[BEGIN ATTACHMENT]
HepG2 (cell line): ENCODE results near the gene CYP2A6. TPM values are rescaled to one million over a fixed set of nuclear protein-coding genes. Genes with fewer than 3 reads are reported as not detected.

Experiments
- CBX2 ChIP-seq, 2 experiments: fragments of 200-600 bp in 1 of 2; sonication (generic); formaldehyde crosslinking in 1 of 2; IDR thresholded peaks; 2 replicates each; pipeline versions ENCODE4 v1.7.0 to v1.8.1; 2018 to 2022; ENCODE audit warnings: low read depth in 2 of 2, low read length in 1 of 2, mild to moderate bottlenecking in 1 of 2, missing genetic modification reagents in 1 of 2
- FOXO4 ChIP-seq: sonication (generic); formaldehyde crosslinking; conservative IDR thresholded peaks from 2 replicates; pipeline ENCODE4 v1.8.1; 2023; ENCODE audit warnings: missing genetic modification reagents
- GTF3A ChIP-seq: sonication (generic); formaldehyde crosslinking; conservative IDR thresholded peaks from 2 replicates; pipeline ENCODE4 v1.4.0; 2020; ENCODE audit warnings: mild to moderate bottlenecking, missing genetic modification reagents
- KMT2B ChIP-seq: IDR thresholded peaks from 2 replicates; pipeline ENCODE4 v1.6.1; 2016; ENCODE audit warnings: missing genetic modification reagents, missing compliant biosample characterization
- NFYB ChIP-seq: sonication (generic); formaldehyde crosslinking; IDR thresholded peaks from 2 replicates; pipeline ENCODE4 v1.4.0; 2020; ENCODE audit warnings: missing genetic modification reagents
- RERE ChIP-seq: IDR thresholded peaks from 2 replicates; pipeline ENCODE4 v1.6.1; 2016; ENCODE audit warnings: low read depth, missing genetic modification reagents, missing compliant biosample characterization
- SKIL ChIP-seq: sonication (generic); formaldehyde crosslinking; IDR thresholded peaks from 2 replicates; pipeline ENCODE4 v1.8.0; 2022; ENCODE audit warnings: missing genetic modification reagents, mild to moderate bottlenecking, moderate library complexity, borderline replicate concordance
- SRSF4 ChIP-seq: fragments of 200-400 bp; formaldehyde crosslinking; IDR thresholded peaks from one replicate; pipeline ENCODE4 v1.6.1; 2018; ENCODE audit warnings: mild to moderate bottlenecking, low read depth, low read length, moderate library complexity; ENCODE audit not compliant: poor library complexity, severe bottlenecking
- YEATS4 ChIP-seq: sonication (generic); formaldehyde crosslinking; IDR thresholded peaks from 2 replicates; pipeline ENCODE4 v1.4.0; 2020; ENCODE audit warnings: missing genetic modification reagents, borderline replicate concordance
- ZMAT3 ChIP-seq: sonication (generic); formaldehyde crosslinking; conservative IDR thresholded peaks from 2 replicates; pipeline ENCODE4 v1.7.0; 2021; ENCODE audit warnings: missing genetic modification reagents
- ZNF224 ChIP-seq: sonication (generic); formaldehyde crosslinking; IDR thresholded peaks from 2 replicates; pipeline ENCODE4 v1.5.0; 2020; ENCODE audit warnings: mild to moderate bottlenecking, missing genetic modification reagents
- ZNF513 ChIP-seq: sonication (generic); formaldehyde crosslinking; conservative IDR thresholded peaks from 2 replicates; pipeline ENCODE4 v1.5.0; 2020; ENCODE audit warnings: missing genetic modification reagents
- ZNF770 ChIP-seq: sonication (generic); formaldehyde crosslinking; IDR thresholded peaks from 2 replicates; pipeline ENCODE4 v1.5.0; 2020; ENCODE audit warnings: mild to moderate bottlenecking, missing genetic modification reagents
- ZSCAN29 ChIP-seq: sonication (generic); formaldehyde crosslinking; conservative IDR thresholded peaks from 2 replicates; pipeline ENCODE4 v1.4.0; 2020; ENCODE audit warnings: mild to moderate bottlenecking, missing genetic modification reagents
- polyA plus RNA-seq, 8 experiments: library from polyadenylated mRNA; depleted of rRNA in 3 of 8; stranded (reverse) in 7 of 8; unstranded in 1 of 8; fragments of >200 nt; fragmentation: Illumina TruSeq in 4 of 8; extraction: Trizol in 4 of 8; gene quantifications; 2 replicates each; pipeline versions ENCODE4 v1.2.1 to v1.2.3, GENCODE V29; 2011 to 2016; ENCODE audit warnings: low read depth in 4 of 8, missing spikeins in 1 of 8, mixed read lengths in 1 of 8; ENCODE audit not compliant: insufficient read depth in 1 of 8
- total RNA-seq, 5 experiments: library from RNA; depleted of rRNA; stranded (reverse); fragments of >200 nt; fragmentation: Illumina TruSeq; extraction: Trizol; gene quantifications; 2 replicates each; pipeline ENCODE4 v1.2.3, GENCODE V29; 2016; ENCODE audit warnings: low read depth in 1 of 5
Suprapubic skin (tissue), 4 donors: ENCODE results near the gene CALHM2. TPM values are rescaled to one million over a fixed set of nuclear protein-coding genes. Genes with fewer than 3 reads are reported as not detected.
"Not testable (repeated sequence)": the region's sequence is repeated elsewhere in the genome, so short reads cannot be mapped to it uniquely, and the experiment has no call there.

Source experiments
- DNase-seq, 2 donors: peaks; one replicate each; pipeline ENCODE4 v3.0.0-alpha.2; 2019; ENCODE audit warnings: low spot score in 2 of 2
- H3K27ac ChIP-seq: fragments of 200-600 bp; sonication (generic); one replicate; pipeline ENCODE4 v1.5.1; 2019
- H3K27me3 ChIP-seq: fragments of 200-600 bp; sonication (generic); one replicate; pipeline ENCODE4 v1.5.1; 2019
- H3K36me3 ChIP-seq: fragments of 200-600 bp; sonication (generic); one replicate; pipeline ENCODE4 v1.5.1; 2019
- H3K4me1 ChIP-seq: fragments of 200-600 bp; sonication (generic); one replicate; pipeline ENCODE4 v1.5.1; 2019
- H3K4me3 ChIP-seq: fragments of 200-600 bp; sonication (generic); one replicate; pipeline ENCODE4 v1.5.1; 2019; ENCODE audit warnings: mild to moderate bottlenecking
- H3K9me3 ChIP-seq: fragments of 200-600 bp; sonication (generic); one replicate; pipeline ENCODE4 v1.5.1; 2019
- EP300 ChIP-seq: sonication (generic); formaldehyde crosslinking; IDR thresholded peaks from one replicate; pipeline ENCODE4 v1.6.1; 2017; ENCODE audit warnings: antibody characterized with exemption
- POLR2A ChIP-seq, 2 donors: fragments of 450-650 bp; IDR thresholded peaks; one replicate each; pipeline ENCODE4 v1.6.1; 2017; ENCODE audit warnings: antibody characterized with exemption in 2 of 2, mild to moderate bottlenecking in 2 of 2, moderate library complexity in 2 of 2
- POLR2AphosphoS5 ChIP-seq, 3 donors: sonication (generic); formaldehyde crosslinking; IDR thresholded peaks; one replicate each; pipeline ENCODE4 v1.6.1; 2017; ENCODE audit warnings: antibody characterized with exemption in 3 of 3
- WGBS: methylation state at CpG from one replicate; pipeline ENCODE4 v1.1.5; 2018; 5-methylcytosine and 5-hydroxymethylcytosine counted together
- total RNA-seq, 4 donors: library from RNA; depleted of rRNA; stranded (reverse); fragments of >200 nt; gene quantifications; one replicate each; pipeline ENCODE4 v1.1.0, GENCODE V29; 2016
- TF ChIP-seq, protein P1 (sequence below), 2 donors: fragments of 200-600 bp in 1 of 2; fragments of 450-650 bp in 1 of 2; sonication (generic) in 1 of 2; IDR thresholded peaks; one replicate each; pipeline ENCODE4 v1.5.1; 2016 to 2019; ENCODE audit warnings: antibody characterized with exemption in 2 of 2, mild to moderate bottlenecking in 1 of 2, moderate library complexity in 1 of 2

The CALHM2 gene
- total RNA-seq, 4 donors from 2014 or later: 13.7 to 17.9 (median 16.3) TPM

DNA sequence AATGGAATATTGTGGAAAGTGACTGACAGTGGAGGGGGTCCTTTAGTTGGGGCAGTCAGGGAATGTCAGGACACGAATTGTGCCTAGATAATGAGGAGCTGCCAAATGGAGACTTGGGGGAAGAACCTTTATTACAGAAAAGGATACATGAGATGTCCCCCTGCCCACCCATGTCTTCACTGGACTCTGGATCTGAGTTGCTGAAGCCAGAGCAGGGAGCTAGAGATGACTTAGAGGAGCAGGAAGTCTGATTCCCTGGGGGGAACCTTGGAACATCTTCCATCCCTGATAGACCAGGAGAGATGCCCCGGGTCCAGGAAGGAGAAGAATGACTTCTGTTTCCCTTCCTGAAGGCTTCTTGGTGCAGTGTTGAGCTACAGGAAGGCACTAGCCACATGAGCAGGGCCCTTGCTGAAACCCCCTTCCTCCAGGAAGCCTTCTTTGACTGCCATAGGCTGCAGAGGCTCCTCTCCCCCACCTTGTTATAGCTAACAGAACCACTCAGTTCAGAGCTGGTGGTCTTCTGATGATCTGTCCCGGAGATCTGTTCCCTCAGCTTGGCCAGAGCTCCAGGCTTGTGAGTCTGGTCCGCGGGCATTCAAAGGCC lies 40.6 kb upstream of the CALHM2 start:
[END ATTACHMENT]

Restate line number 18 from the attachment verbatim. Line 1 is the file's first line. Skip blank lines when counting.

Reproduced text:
- total RNA-seq, 5 experiments: library from RNA; depleted of rRNA; stranded (reverse); fragments of >200 nt; fragmentation: Illumina TruSeq; extraction: Trizol; gene quantifications; 2 replicates each; pipeline ENCODE4 v1.2.3, GENCODE V29; 2016; ENCODE audit warnings: low read depth in 1 of 5